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NZ First World War Trails Concept

The concept planning process for the trails involved a unique combination of content, travel planning and user research. The result was a multi-dimensional travel trail across four countries integrated with local communities and museums.

story-trails

exhibit

digital

When we won the contract to develop the concept for the New Zealand First World War Trails in Europe and Turkey, we knew it was going to be a special project.

Concept & Business Case

The brief was relatively open - develop a Concept Masterplan and Business Case for a travel experience through the key New Zealand sites of the First World War in Europe and Turkey.

We approached the project in the way that we always approach something new – we build and test prototypes early as a way to think through potential ideas, and to gauge suitability for technology presuppositions.

We visited the sites, consulted with New Zealand’s leading historians and the best battle-site guides in Gallipoli and the Western Front to get familiar with the ground and a general overview of the history.

We conducted a series of workshops in the UK with potential visitors to the sites, and also travel wholesalers and museum curators to better understand the audience.

Personas

We developed a set of Personas to guide our thinking. The personas are archetypes of the traveller – a combination of existing travel behaviours and what we think future travellers will do.

Personas are different to audience segments, in that they are based on patterns of behaviour and shared goals. For example, one of the key differences between our personas is the amount of time they have allocated for their trip, and how this affects their goals and also the different problems they are likely to experience on the trip.

Multi-platform Interpretation

At the heart of the concept is storytelling, and storytelling across multiple mediums to make sure that we are at the key touch-points for visitors.

The first touch-point for many travellers is the internet, as part of the travel planning process – so the concept includes an online strategy and a comprehensive marketing plan that raises awareness of the trails and helps travellers plan a trip.

Digital media is also a really effective way to deliver battle-site interpretation, so we developed a series of early ideas for a tablet and phone based audio guide through all the sites.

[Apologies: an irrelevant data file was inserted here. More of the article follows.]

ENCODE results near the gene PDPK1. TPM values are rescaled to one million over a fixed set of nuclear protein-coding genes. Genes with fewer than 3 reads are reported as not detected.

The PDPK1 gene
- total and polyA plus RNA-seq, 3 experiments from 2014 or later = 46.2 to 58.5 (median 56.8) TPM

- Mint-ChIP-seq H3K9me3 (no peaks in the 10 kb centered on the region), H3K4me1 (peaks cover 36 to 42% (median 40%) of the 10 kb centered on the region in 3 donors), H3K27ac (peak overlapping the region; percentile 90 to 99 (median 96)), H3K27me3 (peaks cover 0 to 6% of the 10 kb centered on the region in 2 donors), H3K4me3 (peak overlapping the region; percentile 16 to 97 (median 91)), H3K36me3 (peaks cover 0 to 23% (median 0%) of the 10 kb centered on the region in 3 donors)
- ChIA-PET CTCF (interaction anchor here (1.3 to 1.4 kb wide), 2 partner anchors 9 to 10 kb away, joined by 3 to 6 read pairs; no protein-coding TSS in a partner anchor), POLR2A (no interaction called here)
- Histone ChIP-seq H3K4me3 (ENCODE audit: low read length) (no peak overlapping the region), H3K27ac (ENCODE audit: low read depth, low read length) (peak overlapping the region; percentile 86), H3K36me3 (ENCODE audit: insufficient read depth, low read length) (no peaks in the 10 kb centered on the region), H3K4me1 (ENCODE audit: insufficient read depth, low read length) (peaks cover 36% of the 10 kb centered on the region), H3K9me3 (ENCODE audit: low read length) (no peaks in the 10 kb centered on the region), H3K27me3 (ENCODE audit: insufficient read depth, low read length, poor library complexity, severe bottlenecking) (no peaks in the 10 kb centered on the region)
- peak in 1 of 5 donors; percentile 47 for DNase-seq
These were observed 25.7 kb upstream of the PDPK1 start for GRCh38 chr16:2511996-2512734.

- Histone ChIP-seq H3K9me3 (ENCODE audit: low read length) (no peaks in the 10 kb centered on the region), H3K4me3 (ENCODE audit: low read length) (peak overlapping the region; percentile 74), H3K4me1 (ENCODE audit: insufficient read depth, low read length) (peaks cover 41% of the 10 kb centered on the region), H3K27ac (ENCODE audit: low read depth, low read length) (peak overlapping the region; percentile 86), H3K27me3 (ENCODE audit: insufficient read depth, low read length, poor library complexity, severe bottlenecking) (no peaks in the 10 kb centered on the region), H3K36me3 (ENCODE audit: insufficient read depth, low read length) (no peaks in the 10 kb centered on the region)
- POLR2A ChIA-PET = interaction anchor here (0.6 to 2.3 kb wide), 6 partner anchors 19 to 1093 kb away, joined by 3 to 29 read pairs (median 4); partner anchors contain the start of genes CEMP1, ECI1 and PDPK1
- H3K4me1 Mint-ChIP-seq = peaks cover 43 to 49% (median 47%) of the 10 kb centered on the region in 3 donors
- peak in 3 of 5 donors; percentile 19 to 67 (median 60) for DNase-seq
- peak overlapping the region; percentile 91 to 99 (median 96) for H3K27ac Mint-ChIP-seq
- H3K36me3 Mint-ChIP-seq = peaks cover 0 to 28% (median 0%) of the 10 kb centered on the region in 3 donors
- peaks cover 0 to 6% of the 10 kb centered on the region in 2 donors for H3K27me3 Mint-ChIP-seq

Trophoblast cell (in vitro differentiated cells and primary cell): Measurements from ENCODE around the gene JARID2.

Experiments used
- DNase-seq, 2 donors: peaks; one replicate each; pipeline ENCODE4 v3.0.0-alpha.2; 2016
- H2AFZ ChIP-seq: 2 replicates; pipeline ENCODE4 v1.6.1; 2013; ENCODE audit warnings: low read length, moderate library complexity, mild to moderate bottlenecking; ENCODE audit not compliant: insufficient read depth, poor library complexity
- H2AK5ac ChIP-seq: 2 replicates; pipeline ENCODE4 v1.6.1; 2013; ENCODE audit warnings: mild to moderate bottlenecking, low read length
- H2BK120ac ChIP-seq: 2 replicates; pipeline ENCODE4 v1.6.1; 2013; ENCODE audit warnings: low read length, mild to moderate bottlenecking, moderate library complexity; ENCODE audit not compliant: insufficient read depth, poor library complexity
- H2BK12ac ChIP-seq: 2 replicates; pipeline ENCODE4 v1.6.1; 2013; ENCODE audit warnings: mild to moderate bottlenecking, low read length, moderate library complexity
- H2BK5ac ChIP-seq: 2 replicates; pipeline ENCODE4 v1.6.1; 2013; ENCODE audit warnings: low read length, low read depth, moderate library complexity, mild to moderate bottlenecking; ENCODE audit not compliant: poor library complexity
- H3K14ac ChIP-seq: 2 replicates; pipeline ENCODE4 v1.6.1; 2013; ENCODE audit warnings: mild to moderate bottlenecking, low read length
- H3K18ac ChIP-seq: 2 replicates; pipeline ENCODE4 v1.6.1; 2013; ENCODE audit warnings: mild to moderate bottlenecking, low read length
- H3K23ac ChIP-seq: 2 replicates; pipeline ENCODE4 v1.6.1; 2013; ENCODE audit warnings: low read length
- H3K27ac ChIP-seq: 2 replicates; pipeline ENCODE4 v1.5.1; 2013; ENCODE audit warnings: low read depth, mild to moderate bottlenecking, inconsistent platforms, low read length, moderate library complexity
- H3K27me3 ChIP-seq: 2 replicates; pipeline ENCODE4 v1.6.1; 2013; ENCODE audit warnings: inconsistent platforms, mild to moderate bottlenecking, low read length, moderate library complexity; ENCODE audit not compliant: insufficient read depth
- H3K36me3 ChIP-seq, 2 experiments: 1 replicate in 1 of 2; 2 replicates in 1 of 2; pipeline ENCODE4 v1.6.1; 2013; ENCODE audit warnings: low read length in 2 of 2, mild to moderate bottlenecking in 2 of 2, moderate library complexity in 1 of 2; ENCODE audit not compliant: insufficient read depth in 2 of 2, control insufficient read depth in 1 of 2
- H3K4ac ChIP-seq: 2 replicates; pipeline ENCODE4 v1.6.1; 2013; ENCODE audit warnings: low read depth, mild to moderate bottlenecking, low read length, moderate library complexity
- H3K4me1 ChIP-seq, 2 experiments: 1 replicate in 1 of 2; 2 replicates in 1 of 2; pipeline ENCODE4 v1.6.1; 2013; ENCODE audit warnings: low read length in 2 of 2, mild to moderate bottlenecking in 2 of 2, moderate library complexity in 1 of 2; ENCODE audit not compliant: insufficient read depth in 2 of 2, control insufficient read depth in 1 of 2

Travellers also seek out and encounter ideas at information centres, hotels, museums and through travel wholesalers – so we identified the need for a comprehensive map/brochure that would promote the trail and also work as useful guide in itself.

We also realized that to break through the clutter in some of the busier information centres and museums in Europe and Turkey – that a simple exhibition concept could act as a brochure holder, and at the same time tell a uniquely New Zealand story about the war – as in most places on the Western Front and in Gallipoli, the New Zealand story does not feature at all. So based on our success with creating miniature sets on other projects, we sketched up a sample concept of a micro-exhibit that told a NZ story in a snapshot scene. We pitched this to the major First World War museums in Europe and they loved the idea.

On the ground, at each significant battle site – are sculptural signage pieces that not only interpret the view, but also act as a memorial tribute. See the Ngā Tapuwae identity and signage case study to see how this is taking shape.

These signs are anchor points for the app-based audio tours, providing a broad overview and map for the driving or walking routes around the significant battle sites.

Business Case

Our partners TRC worked with us to conduct the focus groups and work with local tourism bodies and stakeholders to ensure that the concept was feasible. We developed a business plan for the project and mapped out a resourcing and project schedule.

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